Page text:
Several powerful technology vendors and civil liberties organizations are fighting legislation that would give the FBI the ability to issue National Security Letters–which don’t require a warrant–to get citizens’ browsing history, email metadata, location data, and other highly sensitive information.

The new powers would be granted by an amendment to the intelligence appropriations bill, which establishes the budgets for United States intelligence agencies. The provision would greatly expand the type of information that the FBI would be able to get using an NSL, a highly controversial instrument that the secret Foreign Intelligence Surveillance Court issues. The FBI isn’t required to provide probable cause to obtain an NSL, and that fact, along with the kinds of records the agency would be able to get if the bill passes, has raised concerns in the tech community.

On Monday, a coalition of tech vendors and other organizations, including Google, Facebook, Yahoo, the ACLU, and the Center for Democracy and Technology, sent a letter to Congress saying that expanding the FBI’s usage of NSLs would give the agency the ability to track citizens’ movements and other actions in minute detail.

“The new categories of information that could be collected using an NSL—and thus without any oversight from a judge—would paint an incredibly intimate picture of an individual’s life. For example, ECTRs could include a person’s browsing history, email metadata, location information, and the exact date and time a person signs in or out of a particular online account. This information could reveal details about a person’s political affiliation, medical conditions, religion, substance abuse history,
sexual orientation, and, in spite of the exclusion of cell tower information in the Cornyn amendment,
even his or her movements throughout the day,” the letter says.

Last week, Sen. Ron Wyden (D-Ore.) warned that the provision in the intelligence appropriations bill would be a serious loss for privacy.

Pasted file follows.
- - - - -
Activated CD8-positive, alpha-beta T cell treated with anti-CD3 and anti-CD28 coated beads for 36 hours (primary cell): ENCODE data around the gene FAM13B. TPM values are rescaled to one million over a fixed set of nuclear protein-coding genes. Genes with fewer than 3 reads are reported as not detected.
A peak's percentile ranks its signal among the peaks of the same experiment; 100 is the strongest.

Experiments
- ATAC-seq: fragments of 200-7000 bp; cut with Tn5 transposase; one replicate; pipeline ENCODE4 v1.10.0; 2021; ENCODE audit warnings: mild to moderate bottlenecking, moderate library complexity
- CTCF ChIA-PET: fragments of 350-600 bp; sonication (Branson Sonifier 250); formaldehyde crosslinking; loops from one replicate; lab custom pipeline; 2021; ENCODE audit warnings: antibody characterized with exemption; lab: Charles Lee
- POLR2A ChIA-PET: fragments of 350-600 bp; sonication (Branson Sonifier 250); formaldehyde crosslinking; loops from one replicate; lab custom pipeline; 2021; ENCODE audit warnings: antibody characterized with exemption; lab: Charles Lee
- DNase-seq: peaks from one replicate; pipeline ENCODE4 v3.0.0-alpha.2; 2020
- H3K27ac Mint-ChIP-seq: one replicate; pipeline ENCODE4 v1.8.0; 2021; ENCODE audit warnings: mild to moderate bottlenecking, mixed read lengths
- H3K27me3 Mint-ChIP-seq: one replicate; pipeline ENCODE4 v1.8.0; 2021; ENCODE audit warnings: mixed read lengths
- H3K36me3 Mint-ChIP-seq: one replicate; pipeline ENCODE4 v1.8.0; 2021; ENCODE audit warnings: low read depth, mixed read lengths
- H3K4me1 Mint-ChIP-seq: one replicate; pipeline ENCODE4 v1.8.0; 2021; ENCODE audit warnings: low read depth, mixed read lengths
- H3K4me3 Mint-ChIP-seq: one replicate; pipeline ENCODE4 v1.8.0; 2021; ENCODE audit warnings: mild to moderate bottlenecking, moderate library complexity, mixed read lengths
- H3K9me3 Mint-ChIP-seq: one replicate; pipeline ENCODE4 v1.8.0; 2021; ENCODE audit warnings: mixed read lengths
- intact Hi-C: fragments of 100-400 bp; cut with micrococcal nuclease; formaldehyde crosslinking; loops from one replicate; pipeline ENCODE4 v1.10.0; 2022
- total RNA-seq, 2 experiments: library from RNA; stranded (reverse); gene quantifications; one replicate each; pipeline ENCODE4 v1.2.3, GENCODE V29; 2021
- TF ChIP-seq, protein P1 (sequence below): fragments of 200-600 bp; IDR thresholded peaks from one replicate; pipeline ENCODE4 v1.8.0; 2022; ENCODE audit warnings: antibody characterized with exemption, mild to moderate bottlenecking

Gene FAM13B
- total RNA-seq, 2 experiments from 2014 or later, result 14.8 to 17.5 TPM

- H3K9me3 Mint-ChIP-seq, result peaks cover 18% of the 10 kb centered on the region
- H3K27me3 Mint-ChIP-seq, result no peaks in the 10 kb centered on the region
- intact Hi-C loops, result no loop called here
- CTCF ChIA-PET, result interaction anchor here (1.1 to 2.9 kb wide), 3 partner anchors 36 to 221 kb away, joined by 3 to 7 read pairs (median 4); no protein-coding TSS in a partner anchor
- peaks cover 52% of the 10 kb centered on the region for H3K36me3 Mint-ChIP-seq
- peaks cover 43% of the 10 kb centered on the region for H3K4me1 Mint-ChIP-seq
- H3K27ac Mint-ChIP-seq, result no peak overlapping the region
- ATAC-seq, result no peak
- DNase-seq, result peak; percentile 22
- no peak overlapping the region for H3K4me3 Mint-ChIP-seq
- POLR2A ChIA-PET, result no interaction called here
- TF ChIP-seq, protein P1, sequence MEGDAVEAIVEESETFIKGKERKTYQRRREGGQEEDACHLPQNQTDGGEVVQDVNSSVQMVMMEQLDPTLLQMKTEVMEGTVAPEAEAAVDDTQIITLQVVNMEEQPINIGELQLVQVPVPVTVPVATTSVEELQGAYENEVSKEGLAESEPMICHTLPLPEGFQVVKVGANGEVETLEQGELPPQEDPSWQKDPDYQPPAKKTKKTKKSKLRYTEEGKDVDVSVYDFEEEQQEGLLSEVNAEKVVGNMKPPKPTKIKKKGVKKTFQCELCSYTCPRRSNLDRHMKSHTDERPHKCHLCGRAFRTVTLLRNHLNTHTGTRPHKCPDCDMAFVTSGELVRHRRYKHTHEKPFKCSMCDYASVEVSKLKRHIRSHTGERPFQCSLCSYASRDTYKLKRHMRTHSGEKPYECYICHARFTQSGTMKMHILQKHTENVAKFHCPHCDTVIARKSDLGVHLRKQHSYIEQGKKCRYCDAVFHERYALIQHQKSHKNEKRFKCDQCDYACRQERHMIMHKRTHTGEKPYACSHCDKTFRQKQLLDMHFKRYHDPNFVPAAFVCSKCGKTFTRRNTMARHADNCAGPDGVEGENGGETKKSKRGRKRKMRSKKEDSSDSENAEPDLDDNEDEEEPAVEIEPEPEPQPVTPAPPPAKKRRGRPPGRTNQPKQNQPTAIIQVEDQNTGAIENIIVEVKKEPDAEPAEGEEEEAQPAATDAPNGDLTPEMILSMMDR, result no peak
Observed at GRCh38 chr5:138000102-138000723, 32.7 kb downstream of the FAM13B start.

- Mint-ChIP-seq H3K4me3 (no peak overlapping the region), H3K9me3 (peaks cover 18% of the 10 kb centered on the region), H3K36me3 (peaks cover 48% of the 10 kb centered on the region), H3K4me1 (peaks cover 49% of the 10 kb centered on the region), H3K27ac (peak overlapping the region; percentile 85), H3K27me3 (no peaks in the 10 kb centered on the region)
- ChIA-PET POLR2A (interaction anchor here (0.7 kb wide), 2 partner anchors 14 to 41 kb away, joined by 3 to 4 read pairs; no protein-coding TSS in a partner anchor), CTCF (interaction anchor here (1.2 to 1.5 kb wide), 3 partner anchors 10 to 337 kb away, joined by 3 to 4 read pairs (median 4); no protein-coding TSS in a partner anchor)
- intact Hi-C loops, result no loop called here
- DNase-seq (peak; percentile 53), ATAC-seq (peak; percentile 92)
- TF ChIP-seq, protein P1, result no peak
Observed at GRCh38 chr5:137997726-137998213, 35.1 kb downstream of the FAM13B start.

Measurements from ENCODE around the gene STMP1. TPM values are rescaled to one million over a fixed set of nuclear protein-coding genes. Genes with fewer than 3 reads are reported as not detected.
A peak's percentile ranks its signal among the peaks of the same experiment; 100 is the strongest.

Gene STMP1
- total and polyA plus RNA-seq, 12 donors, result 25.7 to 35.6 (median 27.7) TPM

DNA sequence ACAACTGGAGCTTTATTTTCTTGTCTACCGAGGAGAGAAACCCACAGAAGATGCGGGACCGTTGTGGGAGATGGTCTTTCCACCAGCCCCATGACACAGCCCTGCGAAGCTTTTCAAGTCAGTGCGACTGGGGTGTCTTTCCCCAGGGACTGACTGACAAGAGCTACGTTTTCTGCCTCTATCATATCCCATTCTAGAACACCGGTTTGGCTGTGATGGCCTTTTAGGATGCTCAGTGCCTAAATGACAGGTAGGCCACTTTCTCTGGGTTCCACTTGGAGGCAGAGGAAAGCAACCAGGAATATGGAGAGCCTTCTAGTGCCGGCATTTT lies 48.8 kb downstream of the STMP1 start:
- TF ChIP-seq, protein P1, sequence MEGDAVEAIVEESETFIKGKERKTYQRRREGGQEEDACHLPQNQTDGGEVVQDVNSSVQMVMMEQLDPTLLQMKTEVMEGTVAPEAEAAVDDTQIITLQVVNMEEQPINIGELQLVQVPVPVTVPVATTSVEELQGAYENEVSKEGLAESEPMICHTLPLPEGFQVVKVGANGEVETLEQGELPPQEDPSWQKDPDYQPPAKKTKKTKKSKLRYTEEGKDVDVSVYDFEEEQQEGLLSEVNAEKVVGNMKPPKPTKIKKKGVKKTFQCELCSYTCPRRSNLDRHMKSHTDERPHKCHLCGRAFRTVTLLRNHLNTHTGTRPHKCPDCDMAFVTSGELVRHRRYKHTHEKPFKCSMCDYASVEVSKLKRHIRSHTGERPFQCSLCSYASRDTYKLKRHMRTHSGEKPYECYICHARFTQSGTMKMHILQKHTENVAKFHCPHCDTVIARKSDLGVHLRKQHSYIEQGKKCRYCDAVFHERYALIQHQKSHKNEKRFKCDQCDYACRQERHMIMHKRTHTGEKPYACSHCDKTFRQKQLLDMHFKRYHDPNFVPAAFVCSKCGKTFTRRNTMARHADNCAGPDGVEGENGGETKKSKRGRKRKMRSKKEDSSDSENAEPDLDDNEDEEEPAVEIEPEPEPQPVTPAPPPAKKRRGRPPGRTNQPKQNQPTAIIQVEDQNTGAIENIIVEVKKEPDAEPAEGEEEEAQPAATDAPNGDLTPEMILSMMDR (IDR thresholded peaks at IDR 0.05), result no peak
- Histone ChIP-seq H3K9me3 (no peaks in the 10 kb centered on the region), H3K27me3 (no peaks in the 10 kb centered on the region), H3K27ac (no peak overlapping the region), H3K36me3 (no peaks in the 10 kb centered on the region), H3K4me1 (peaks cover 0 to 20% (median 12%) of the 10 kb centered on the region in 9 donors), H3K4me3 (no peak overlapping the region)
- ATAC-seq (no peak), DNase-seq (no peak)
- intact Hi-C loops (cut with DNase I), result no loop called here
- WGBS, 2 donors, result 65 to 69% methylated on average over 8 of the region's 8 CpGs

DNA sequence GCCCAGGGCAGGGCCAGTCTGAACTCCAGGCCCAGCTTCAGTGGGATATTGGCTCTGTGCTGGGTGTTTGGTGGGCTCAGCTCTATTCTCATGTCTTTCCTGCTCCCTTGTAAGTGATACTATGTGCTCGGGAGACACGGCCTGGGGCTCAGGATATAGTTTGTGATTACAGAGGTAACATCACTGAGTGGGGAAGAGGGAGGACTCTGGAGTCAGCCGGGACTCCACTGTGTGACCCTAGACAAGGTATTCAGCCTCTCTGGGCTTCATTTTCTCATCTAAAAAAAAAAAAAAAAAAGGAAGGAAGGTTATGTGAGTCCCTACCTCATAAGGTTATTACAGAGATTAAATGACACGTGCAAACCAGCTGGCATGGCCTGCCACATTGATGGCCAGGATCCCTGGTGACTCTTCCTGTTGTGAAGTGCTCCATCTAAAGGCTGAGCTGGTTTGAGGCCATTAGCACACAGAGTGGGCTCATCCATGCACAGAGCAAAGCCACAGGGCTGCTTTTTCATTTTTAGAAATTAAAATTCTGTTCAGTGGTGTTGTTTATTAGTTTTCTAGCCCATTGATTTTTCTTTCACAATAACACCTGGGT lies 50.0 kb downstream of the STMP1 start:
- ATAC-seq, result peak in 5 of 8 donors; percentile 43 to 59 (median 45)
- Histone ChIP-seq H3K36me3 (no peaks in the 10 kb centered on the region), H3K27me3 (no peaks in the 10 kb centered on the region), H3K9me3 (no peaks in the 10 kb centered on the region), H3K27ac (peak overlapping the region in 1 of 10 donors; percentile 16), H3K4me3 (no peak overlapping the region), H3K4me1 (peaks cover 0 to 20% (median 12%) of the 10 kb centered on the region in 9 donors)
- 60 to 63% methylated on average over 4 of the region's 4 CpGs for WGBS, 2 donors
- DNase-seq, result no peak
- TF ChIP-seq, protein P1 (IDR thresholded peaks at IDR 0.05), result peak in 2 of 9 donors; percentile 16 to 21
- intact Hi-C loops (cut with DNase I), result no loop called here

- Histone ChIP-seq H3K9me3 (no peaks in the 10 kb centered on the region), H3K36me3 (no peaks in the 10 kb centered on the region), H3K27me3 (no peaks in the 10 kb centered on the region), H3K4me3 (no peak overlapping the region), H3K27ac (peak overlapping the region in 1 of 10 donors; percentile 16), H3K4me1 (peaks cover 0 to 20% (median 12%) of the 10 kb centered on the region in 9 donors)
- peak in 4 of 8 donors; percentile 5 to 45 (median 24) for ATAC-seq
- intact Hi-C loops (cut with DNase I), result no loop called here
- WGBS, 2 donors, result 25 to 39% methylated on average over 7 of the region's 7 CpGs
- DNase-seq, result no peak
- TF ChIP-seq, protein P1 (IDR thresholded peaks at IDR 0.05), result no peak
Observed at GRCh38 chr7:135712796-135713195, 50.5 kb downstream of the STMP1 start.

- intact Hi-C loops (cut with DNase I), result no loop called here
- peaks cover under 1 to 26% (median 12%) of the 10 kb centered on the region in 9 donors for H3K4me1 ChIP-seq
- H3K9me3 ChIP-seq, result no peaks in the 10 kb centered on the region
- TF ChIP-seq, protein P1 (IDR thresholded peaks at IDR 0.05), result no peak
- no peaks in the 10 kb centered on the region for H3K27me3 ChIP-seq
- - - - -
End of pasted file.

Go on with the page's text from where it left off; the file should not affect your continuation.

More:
“This bill takes a hatchet to important protections for Americans’ liberty,” Sen. Ron Wyden (D-Ore.) said after the intelligence committee vote. “This bill would mean more government surveillance of Americans, less due process and less independent oversight of U.S. intelligence agencies. Worse, neither the intelligence agencies, nor the bill’s sponsors have shown any evidence that these changes would do anything to make Americans more secure.”

The bill has passed the  Senate intelligence committee and is in the full Senate now. The coalition of companies and organizations that is opposing the expansion of NSL usage cited problems with the FBI’s utilization of NSLs in the past.

“An audit by the Office of the Inspector General (IG) at the Department of Justice in 2007 found that the FBI illegally used NSLs to collect information that was not permitted by the NSL statutes. In addition, the IG found that data collected pursuant to NSLs was stored indefinitely, used to gain access to private information in cases that were not relevant to an FBI investigation, and that NSLs were used to conduct bulk collection of tens of thousands of records at a time,” the letter says.

This battle is the latest in a long fight with the tech community and civil liberties organizations on one side and law enforcement agencies on the other. The Apple-FBI fight earlier this year over device encryption is the most recent example, but the two sides have been at odds over many issues over the years, especially those concerning privacy and security.

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